ISU president Steven Leath.

ISU president Steven Leath.

Iowa State University president Steven Leath today announced his decision on the future of a springtime tradition on the Ames campus. “I’m announcing today that Veishea is ended and the name Veishea is retired,” Leath said.

Veishea has been marred by violence several times in recent decades and the event was cut short this year after students and others flipped over cars, ripped out street signs, knocked over light poles, and threw rocks and beer cans at police in the Campustown area of Ames.

Leath said he understands that many people will be upset a 92-year-old tradition has ended. “But, I’m not going to continue to put students at risk so we can observe what, to many, has become a week long party,” Leath said. “I am not going to be the president who has to call a student’s parents in the middle of the night to tell them their student has been critically injured in another Veishea disturbance.” One student was badly injured this year when they were hit by a falling light pole. That student has fully recovered.

Previous violence associated with Veishea has included a young man being stabbed to death in a fight outside a fraternity house in 1997. Riots in 2004 led then-ISU President Greg Geoffroy to suspend Veishea in 2005. Today’s decision to end Veishea follows recommendations delivered to Leath from a task force that held several public meetings over a three month period.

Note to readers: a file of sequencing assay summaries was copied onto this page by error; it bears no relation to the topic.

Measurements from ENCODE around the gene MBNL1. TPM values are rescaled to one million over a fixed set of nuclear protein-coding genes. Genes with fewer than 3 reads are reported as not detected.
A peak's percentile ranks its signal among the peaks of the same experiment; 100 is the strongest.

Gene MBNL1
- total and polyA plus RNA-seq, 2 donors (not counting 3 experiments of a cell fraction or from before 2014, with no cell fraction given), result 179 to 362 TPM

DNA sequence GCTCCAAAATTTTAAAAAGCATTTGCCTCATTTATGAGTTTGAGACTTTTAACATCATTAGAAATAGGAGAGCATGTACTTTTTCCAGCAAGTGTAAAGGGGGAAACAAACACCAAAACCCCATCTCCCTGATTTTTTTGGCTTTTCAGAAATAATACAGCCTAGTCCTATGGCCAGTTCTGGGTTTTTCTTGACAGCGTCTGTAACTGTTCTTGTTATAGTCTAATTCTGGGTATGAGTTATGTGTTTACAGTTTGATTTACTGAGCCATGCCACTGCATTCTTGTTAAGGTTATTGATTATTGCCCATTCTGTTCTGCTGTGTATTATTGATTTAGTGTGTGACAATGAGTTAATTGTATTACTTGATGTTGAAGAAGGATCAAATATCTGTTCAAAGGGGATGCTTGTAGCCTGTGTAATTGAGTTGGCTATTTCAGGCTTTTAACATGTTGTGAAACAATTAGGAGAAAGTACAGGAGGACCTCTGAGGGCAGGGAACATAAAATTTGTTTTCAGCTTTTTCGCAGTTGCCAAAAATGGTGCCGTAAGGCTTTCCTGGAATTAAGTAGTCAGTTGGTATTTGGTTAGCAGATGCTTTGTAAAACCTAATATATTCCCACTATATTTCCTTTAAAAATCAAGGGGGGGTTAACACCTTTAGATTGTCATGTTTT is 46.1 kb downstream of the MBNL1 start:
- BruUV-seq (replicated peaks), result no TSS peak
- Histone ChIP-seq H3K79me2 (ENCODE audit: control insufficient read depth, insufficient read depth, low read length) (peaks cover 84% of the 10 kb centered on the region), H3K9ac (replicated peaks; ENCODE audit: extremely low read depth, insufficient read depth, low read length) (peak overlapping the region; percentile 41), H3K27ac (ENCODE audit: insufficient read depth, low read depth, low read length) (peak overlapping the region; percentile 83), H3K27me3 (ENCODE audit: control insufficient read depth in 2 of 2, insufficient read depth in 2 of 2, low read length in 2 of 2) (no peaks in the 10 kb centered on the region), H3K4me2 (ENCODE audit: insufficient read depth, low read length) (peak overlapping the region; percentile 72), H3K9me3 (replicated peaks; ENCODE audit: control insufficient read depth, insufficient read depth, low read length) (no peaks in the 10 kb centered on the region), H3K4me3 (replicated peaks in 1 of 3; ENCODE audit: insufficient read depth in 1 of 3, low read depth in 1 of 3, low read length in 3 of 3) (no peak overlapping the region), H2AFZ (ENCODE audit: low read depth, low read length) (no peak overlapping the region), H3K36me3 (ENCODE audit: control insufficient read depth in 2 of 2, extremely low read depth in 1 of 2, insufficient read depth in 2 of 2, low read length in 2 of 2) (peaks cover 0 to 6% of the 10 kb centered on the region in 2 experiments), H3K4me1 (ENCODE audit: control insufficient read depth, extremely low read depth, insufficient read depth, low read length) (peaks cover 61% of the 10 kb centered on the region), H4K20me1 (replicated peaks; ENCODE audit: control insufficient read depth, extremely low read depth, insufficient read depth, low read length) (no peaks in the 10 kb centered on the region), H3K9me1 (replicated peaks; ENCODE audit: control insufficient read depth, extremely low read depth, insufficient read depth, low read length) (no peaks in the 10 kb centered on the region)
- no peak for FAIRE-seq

Leath said some traditions associated with Veishea will likely continue, but the content and timeframe of any old or new events has not been determined.

“We still want to be able to showcase the wonderful things we do here in our colleges,” Leath said. “But, we’re going to take a very thoughtful approach to this as we decide how to move forward to ensure we have the right kind of festivities and we ensure student safety.”

Leath noted that he believes the money that ISU spends on Veishea could be “reinvested” to better serve students. “The university does spend, after expenses and receipts, when it’s all done, a quarter-of-a-million dollars (on Veishea annually),” Leath said. “That’s a lot of scholarships.”

According to Leath, nine ISU students have been suspended and police have filed 250 criminal charges in relation to the disturbances during this year’s Veishea. Leath said he recognizes ending Veishea won’t stop all of the problems associated with alcohol on campus. “Right now, when freshman get to this campus, they are under the impression that Veishea is the equivalent of spring break without having to leave campus. So, when you come into a campus thinking you’re going to have a week like this in the future, it incentivizes that type of behavior. So, pulling these things apart and not having a week like that will certainly help,” Leath said. “Are we naive in thinking there could be no problems? No.”

Leath said he and other ISU administrators will continue to work with Ames community leaders and police to address issues related to student conduct on and off campus.